Fusion Power Is Here Now!
Paul Krugman Has Housing Market Pictures from the JEC

Oil Shocks

From Econobrowser:

Dollar price per barrel of West Texas Intermediate divided by the CPI.

Econbrowser: $90 a barrel: Is it time to start worrying about the oil price shock of 2007?: Oil shocks in 1973, 1979, and 1990 were each followed by a recession. But we saw the price of oil climb from $20 a barrel in 2002 to $75 a year ago, and so far it has not resulted in a significant economic downturn. What's different now, and can we count on it to continue? The question of why the economy may be less vulnerable to oil price shocks today has been examined by a number of recent academic studies. A new paper by Olivier Blanchard and Jordi Gali identified four factors as all making a contribution: (a) good luck (i.e. lack of concurrent adverse shocks), (b) smaller share of oil in production, (c) more flexible labor markets, and (d) improvements in monetary policy.

A study last year from the Congressional Budget Office emphasized a similar list of favorable developments. Jerry Taylor and Peter VanDoren review some of the other evidence, and conclude:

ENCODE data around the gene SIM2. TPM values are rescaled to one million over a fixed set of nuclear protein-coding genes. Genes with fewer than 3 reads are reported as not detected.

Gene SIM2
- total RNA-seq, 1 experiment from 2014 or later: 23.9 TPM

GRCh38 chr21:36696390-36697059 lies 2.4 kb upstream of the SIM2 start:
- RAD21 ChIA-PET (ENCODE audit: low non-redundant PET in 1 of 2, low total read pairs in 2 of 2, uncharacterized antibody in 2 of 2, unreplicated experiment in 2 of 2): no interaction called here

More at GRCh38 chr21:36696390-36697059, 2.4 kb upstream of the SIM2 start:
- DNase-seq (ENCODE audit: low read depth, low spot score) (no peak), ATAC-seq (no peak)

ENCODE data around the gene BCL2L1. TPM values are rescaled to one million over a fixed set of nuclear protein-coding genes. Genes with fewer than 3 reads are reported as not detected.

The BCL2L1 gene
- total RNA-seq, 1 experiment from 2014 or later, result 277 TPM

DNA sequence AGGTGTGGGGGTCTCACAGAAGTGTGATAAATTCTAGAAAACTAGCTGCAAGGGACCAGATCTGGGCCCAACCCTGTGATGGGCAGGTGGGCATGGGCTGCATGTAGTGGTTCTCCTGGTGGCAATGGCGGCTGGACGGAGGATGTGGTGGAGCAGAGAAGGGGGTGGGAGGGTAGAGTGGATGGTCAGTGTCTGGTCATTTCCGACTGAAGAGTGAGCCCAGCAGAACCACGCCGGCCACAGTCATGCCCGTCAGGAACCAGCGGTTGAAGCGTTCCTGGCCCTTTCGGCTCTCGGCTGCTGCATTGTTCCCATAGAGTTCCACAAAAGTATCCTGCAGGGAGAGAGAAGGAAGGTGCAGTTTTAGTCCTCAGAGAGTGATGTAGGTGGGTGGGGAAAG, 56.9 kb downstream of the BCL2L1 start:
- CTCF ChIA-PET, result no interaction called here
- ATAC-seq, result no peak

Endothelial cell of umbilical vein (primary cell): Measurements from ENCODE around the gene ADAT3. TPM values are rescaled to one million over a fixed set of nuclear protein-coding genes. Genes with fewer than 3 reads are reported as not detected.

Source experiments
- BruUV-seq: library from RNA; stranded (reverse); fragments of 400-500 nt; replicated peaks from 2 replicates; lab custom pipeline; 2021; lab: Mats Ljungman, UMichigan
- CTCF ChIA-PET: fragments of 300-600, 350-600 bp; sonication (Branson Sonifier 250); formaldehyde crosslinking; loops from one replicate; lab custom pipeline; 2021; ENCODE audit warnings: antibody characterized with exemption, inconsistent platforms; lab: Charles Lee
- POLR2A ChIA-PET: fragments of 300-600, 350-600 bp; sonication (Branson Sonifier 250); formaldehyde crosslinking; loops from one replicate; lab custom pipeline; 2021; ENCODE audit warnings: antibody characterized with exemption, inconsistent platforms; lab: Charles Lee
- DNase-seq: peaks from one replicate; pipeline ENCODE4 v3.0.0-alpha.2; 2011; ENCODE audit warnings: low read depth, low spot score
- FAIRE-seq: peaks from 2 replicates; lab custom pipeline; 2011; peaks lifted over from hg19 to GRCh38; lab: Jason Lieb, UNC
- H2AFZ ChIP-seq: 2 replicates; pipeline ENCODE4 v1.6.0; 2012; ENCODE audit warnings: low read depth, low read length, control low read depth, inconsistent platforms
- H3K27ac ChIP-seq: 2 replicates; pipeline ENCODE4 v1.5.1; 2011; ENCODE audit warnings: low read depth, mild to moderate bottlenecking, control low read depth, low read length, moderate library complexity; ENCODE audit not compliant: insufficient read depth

All the new analyses agree that the more flexible economy that we have now, allows us to cope more easily with oil price shocks.... It is time for America to get over its inordinate fear of oil shocks. Soaring prices aren't pretty, but they are scarcely the existential threat to our economy posited by many.

Munechika Katayama, a Ph.D. candidate here at the University of California, San Diego, also has an interesting new study on this question. Katayama notes that regulation of the transportation sector during the 1970s resulted in excessive monopoly power and inefficiencies in the trucking industry, and suggests that deregulation may have been another factor that has helped the economy to respond more flexibly to oil price changes.